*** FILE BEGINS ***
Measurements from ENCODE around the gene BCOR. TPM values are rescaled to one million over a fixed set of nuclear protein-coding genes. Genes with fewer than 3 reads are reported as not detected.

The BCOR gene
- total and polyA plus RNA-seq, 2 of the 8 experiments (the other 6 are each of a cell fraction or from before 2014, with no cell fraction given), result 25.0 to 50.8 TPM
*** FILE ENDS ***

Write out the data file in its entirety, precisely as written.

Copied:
Measurements from ENCODE around the gene BCOR. TPM values are rescaled to one million over a fixed set of nuclear protein-coding genes. Genes with fewer than 3 reads are reported as not detected.

The BCOR gene
- total and polyA plus RNA-seq, 2 of the 8 experiments (the other 6 are each of a cell fraction or from before 2014, with no cell fraction given), result 25.0 to 50.8 TPM